L.A. Woman 12" Vinyl 10 Elektra (1950–1989, revived 2009–06-01; read annotations before use) ELK 42090
L.A. Woman CD 10 BMG Direct Marketing, Inc., Elektra (1950–1989, revived 2009–06-01; read annotations before use) D 100215, EKS-75011-2 [none]
L.A. Woman CD 10 Elektra (1950–1989, revived 2009–06-01; read annotations before use) 7559-75011-2 075597501124

Relationships

included in: Vinyl Box
Waiting for the Sun / L.A. Woman
part of: Rolling Stone: 500 Greatest Albums of All Time: 2012 edition (number: 364)
Allmusic: http://www.allmusic.com/album/mw0000391383 [info]
Discogs: https://www.discogs.com/master/45432 [info]
Wikidata: Q212846 [info]
lyrics page: http://lyrics.wikia.com/The_Doors:L.A._Woman_(1971) [info]
other databases: https://rateyourmusic.com/release/album/the_doors/l_a__woman/ [info]
reviews: http://www.bbc.co.uk/music/reviews/8hq4 [info]

CritiqueBrainz Reviews

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Most Recent

The Doors' career was a peculiar one. Beginning as a fairly standard Los Angeles RnB and blues band - their cover of Them's Gloria was always a live highpoint - they entered the national consciousness as a pop group, thanks to the catchiness of singles like Hello, I Love You and the raw brooding unbridled shagnastiness of singer Jim Morrison.

As time went by - which it did in LSD-slowed rapidity in those days - The Doors evolved into something far stranger, all baroque and creepy with lyrics about lizard kings and oedipal murder. Morrison's behaviour became more extreme and/or irritating (depending on your point of view), and he was well on the path to becoming either a rock legend or an idiot, exposing himself to audiences, being arrested, and finally, just before the release of this album, retiring from live performance and moving to Paris. There he died, in the summer of 1971, just weeks after this album's release. His grave has been a flame to Morrison-obsessed moths ever since.

L.A. Woman, the album he left behind - the last record by The Doors with their original singer (since then they've worked with everyone from Ian McCulloch to Ian Astbury; and they even, according to Astbury, tried out Iggy Pop) - is, perhaps surprisingly, one of their best. Of its 10 tracks, six are regularly featured on compilations and three or four are certifiable classics. The title-track is a rocker so brilliant it forms the chassis of Billy Idol's White Wedding, and is the speediest epic The Doors ever put on vinyl; elsewhere, there's the gorgeous, tumbling Love Her Madly, and the grungey The WASP (Texas Radio and the Big Beat). And, of course, this set houses that favourite of backpacking European students everywhere, Riders on the Storm, which dominated American FM radio in the 1970s and continues to do so.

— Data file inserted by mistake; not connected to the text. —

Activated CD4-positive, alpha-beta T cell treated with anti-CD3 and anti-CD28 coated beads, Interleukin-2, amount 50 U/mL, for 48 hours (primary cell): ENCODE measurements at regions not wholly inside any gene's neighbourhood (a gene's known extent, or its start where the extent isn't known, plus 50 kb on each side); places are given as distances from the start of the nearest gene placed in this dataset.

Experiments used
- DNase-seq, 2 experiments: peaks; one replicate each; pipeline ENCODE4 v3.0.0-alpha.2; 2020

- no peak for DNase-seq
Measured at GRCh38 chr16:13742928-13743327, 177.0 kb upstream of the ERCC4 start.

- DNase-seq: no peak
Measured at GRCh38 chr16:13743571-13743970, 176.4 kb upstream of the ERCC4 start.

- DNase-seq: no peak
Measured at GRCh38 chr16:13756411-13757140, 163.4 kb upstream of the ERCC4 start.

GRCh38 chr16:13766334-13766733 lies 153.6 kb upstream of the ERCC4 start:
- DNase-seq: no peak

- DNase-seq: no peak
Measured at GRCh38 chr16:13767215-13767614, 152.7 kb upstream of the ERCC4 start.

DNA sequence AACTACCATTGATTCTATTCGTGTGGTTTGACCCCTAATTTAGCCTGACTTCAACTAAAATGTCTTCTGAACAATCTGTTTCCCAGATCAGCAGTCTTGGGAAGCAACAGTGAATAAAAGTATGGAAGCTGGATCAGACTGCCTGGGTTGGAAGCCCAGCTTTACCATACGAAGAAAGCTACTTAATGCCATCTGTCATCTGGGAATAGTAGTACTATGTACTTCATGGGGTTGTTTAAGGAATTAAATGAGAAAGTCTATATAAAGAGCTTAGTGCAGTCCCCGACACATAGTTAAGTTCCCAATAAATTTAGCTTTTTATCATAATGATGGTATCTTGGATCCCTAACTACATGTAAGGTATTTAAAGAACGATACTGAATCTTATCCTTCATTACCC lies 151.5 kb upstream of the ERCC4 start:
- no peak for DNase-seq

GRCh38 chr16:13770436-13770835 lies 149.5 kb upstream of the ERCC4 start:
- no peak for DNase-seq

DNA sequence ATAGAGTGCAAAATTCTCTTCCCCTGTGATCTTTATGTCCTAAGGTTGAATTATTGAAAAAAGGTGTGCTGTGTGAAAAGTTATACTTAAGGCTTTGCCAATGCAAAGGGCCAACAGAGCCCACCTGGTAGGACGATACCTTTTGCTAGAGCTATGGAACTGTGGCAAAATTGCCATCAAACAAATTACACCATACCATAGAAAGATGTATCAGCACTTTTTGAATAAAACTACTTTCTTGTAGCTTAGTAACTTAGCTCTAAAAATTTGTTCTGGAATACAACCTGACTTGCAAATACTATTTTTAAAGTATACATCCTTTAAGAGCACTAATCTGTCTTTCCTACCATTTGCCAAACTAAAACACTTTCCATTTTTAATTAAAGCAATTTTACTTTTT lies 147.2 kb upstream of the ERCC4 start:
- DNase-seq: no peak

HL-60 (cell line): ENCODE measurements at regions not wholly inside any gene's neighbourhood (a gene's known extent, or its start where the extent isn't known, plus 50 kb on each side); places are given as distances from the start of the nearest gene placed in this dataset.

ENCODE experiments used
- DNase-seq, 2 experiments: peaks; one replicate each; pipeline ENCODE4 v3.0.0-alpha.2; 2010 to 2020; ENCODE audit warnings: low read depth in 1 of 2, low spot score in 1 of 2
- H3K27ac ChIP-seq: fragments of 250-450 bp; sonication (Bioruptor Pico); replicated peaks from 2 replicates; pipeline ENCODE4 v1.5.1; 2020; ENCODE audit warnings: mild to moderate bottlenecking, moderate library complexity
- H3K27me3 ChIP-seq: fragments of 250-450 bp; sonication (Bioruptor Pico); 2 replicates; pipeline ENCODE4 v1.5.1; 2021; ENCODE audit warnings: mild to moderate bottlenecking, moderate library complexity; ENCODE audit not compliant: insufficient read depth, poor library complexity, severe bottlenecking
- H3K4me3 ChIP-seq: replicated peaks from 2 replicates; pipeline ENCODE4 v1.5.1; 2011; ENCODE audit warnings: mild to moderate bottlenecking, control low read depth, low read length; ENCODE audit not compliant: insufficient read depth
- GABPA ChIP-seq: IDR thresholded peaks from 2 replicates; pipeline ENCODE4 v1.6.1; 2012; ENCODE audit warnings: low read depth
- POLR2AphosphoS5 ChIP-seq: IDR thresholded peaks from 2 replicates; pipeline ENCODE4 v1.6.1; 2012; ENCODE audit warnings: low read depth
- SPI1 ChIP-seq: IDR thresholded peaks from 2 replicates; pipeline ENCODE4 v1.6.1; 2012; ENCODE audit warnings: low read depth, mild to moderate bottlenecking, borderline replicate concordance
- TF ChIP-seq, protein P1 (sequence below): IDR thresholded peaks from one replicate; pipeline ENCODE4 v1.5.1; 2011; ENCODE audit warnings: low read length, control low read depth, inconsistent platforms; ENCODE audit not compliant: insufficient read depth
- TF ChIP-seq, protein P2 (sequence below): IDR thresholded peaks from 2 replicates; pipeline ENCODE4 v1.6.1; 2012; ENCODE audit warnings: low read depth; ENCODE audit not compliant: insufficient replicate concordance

Perhaps this album's quality shouldn't be a shock, though: with a stripped-down yet full sound, a developed mysticism tied tightly to the band's brand of rock, and confidence born of having been a functioning unit for several years, all the ingredients were in place for a brilliant end product. And, with its harder edge, its hindsight-laden sense of imminent loss and its sheer dirtiness, L.A. Woman comprises a brilliant bridge between the floral madness of the 1960s and the tougher decade to come.

This 40th Anniversary Edition features the first official release of She Smells So Nice, a fast blues in the style of Got My Mojo Working, plus never-before-released alternate versions of songs familiar from the original album. So, if you don't own it already…